Penn Bioethics Seminar Series: Christopher Donohue, PhD and Sarah A. Bates, MS - Virtual Only
12:00pm - 1:00pm • via Zoom
Rehumanizing genomics: NHGRI’s history and communications efforts to confront scientific racism, ableism, eugenics
Christopher Donohue, PhD, Historian, National Human Genome Research Institute, National Institutes of Health
Sarah A. Bates, MS, Chief, Office of Communications, National Human Genome Research Institute, National Institutes of Health
Abstract: The present-day violence, stigma and vilification against vulnerable people and communities is built upon a troubling historical support of scientific racism, misogyny, ableism, and eugenics by U.S. geneticists. Drawing from published and unpublished writings of Curt Stern, Theodosius Dobzhansky and Robert Cook, among others, our presenters will show how, contrary to a widespread (and often uncritical) consensus support for eugenics and scientific racism did not diminish after WWII. Eugenics and its practices merely took a wider variety of forms and rhetoric in scientists’ published writings and private correspondence. Genetics and genomics, for all of their revolutionary potentials, still are breeding grounds for ableism and other dehumanizing ideologies, particularly in their discussion of intellectual disability and chromosomal conditions, as well as prenatal and infant screening and diagnosis.
This vulgar misuse of genome studies is being counterbalanced by the federal science organizations, such as the National Institutes of Health, along with academic and educational partners to address these legacies. Through consortia such as the Human Pangenome Reference Consortium, DEIA efforts at the NIH, and history and communications efforts at the National Human Genome Research Institute, the genetics and genomics research community may be finally developing that critical account of its history and current practices to begin to address genomic dehumanization, towards a more equitable and just scientific future.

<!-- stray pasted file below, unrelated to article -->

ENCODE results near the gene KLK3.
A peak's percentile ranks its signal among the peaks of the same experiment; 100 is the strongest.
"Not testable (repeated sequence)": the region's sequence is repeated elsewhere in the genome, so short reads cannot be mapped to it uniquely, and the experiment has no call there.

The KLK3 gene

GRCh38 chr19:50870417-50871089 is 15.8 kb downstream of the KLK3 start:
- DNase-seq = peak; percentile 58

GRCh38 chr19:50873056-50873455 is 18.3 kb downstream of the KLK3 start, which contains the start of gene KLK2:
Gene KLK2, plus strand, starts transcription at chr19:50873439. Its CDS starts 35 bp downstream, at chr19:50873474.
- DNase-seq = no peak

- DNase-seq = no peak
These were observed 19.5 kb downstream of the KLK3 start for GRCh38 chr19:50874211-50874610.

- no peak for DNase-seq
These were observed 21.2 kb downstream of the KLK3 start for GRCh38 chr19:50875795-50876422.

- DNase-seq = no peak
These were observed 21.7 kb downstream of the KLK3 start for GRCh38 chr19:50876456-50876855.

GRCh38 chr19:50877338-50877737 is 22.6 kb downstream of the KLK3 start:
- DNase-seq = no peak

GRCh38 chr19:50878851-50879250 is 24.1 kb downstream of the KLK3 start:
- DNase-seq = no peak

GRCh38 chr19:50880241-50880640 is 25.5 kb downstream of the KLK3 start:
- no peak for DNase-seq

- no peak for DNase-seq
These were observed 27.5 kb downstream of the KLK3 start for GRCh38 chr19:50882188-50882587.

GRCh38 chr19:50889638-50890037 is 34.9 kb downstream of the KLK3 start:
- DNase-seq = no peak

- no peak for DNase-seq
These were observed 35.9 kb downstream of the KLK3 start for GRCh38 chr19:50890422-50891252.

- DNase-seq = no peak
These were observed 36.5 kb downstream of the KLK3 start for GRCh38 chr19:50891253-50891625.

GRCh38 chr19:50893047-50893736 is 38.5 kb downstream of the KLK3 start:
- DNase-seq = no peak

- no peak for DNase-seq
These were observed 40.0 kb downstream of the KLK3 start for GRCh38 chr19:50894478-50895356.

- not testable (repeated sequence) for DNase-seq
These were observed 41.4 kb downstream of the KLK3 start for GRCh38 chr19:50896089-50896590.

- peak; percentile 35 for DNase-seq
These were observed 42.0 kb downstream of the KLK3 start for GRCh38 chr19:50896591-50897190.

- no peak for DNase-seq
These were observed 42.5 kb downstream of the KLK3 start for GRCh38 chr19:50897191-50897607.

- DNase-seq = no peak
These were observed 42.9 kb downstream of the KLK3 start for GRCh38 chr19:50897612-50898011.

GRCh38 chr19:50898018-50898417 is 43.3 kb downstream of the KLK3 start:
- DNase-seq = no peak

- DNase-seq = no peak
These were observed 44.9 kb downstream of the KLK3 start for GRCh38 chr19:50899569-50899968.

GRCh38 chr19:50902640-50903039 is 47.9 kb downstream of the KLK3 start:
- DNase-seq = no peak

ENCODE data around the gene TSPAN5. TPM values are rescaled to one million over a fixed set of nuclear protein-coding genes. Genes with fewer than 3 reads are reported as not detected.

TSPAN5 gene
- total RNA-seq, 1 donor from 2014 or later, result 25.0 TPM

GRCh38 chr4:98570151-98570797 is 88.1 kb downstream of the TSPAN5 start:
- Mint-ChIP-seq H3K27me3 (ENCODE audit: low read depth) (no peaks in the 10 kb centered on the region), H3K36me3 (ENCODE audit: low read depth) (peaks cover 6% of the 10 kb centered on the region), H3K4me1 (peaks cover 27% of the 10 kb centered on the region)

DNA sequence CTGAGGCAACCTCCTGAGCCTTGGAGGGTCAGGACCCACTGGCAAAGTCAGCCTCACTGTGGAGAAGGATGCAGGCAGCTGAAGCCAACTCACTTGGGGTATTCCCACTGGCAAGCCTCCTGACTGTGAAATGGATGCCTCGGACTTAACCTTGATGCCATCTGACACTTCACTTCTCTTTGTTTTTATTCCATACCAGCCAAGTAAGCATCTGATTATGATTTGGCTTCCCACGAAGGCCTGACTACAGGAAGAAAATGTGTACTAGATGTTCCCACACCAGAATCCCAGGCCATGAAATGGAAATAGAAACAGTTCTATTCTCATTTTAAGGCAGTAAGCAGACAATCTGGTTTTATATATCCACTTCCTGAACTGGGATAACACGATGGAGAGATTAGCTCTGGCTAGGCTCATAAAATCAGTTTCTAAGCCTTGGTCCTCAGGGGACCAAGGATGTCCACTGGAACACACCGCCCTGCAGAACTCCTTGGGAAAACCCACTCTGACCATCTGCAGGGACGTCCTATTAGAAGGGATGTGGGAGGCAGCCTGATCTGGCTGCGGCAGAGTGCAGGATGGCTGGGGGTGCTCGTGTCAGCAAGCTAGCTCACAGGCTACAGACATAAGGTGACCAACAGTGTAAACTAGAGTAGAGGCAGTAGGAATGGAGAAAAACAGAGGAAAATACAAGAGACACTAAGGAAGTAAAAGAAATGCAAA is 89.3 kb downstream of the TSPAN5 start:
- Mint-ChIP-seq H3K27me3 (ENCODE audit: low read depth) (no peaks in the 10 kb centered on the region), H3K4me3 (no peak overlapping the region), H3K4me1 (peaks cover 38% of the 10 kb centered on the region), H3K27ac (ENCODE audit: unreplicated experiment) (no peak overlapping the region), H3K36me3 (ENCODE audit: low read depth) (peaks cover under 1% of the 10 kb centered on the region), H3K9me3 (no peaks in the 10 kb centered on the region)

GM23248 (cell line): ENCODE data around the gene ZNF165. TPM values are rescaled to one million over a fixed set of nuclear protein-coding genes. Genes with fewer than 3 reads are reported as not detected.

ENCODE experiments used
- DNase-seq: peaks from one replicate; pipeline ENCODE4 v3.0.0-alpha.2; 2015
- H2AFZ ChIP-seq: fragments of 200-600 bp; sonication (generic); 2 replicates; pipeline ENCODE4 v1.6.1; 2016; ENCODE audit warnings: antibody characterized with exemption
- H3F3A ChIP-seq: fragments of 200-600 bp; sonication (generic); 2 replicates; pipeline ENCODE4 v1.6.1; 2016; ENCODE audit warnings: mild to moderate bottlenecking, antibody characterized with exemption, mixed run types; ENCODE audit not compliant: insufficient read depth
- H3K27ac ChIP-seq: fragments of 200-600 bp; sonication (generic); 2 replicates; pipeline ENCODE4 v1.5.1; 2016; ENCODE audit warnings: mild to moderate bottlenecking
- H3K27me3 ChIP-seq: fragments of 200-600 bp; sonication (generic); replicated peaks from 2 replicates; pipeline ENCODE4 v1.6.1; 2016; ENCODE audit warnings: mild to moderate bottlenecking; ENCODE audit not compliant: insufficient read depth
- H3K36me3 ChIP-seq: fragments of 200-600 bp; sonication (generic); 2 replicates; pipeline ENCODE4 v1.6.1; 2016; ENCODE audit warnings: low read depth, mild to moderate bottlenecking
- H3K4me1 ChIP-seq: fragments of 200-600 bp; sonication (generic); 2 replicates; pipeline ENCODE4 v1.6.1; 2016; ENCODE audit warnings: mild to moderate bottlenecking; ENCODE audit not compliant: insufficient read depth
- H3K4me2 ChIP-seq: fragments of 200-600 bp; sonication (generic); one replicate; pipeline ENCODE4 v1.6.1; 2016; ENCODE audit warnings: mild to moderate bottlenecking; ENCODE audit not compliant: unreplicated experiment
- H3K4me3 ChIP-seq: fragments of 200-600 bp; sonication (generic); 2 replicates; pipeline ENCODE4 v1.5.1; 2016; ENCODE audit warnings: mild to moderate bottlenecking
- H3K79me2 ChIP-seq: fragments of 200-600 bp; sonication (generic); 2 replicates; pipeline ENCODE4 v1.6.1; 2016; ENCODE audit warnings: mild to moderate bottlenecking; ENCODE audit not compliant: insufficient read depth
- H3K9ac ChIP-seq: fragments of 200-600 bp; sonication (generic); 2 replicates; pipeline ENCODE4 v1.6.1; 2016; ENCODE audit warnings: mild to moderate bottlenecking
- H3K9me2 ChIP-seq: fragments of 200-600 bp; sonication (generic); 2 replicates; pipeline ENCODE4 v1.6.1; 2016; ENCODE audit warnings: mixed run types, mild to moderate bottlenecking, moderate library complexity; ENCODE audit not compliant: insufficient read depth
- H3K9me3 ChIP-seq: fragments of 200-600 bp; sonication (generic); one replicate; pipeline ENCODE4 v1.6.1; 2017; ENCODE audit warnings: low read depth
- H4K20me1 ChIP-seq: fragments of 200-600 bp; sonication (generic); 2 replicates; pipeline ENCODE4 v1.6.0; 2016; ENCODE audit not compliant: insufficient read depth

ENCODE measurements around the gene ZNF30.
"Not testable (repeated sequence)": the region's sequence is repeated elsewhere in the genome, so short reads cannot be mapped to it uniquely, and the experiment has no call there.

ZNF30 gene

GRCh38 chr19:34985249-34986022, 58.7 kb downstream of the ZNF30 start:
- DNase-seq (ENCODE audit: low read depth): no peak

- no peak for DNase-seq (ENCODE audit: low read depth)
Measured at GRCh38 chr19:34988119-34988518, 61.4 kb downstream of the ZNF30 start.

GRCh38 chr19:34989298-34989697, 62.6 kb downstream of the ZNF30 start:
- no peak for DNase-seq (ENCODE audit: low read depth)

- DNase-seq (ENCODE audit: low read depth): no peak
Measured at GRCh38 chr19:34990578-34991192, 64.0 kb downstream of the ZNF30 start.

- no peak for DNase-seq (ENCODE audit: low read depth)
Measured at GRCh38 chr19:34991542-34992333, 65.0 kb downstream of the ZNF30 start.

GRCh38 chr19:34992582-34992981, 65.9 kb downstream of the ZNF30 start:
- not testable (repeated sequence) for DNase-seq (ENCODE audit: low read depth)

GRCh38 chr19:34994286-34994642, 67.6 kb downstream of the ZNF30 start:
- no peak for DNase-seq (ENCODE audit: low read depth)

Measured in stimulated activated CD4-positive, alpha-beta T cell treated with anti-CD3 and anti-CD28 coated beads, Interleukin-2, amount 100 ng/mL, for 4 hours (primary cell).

Dr. Christopher Donohue is a historian at the National Human Genome Research Institute (NHGRI) at the National Institutes of Health (NIH). He established the historical digital genomic holdings at the NHGRI and co-manages the History of Genomics Program. The History of Genomics Program is a unique history and science communications effort at the NIH that uses the history and present manifestations of eugenics, scientific racism, ableism, heteronormativity and their complex connections to contemporary genomics and medicine to facilitate meaningful and difficult conversations that promote equity and confront past and present wrongs. He has also conducted over 60 oral history interviews, which cover all aspects of modern biology, genetics and genomics. He has also organized or co-organized several meetings and symposia.
Sarah Bates is the chief of NHGRI’s Office of Communications (OC). Previously, as a public affairs specialist for the National Science Foundation (NSF), Bates led communications for the Engineering Directorate and the BRAIN Initiative, covering complex and sensitive topics such as gravitational waves, sexual harassment, and disaster relief. Through that work, she earned the NSF Director's Award for Excellence Pioneer. Bates has a Master of Arts in Journalism, a Master of Science in Astronomy, and a Bachelor of Arts in Physics and English.
More information: Mary.Pham@pennmedicine.upenn.edu